Can EEA authorities really enforce the new data protection law directly against US and other non-EEA companies?
The new European data protection law – the General Data Protection Regulation or “GDPR” – was officially approved by the European Parliament on 14 April 2016 and will now come into force throughout the EEA on 25 May 2018. The legislation will have far reaching implications for many, but one of its most intriguing aspects is its extra-territorial reach.
Those entities, wherever they may be based in the world, who offer goods or services to individuals in the EU or who monitor the behaviour of individuals in the EU will be directly caught by the legislation and will have to comply with it. That scope is tremendously broad and it captures a colossal group of entities globally, each of whom will need to observe the right to be forgotten, the data portability right, the right to object to profiling, the obligation to report certain data breaches within 72 hours and so on.
The authorities in Europe have been strident and uncompromising in their desire to ensure that European citizens' personal data are well protected in this increasingly digital and connected age. The unprecedented extra-territorial reach of the GDPR is perhaps the logical conclusion of that approach.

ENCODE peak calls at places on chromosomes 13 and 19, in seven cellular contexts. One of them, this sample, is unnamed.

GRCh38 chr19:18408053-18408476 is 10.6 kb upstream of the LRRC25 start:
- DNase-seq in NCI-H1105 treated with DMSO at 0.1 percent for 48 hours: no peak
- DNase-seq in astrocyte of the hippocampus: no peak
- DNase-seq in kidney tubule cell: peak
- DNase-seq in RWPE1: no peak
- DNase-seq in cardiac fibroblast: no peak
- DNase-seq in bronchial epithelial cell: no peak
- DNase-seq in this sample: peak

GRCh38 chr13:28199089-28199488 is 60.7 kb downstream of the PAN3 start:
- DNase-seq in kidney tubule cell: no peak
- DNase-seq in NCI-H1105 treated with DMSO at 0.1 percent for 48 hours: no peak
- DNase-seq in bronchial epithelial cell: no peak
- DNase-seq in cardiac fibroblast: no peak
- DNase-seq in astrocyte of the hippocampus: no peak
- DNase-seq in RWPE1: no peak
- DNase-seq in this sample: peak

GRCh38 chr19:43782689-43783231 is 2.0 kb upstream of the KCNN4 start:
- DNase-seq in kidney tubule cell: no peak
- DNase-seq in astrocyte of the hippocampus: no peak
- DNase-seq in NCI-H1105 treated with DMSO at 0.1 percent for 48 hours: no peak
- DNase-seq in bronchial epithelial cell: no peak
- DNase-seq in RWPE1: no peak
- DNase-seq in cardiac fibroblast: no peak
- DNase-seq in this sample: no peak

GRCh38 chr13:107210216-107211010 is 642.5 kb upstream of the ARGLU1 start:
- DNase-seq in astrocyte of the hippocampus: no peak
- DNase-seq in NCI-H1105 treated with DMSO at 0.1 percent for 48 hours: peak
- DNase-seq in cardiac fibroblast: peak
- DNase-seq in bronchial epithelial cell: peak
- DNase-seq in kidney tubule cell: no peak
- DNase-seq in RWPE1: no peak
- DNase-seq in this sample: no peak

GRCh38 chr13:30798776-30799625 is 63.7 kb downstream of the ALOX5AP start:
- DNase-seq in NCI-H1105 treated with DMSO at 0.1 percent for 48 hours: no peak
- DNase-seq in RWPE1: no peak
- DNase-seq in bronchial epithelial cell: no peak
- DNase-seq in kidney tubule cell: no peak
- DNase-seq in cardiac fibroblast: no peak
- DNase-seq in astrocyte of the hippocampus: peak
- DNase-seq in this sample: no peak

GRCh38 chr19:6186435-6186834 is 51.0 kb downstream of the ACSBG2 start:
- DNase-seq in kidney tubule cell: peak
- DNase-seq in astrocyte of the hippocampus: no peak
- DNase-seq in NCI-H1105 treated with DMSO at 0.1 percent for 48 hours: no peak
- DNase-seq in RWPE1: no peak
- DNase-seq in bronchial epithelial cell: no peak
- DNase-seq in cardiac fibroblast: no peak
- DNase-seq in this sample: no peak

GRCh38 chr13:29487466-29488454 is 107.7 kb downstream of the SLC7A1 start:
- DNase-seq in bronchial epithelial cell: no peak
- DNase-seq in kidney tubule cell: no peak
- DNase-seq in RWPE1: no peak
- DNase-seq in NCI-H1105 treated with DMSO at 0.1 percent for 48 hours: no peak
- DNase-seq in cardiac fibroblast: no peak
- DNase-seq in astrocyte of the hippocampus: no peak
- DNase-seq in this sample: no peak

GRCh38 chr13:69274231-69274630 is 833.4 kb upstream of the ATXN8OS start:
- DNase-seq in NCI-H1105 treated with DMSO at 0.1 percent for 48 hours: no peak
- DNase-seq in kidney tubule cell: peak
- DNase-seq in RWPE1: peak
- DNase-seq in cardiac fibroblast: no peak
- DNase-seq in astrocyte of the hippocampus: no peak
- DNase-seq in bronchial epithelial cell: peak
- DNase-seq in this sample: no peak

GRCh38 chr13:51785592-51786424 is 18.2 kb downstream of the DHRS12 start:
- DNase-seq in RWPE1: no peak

At a Westminster Forum conference last week, the message was crystal clear from Christopher Graham, the Information Commissioner himself (the UK data protection regulator). His office, the ICO, will have a remit to, and will, pursue companies outside as well as within the EEA.
There are, though, unanswered questions around resourcing and how much "overseas action" the ICO and its counterparts in other European countries will be able to take on. While the ICO does, and will continue to, work closely with the Federal Trade Commission and other non-European agencies, they and their counterparts in other EEA countries will inevitably have to pick their battles.
There is also the technical possibility that the US and other non-EEA countries may bring in legislation to blunt the impact of the GDPR within those countries. For example, such legislation could provide that data protection judgments issued by EEA courts will only be enforced if the “wrongdoing” to which the judgment relates would also be actionable under laws in the US (or other non-EEA country).
As things stand though, the position from the ICO is clear: (i) the GDPR will be effective in Spring 2018, (ii) you will have to be compliant, whether you are based in the EEA or not; (iii) you should act now if you want to avoid what Mr Graham calls a "nasty surprise".
Becoming compliant will require work and buy in at board level is essential. By starting now and following the three A’s approach (Audit what you have, Analyse against the legislation, Act so as to make the necessary changes), businesses can can stay out of the regulators' crosshairs.
Note: My thanks to Dan Svantesson for the very helpful and insightful work he has done in the area of data protection and extra-territoriality.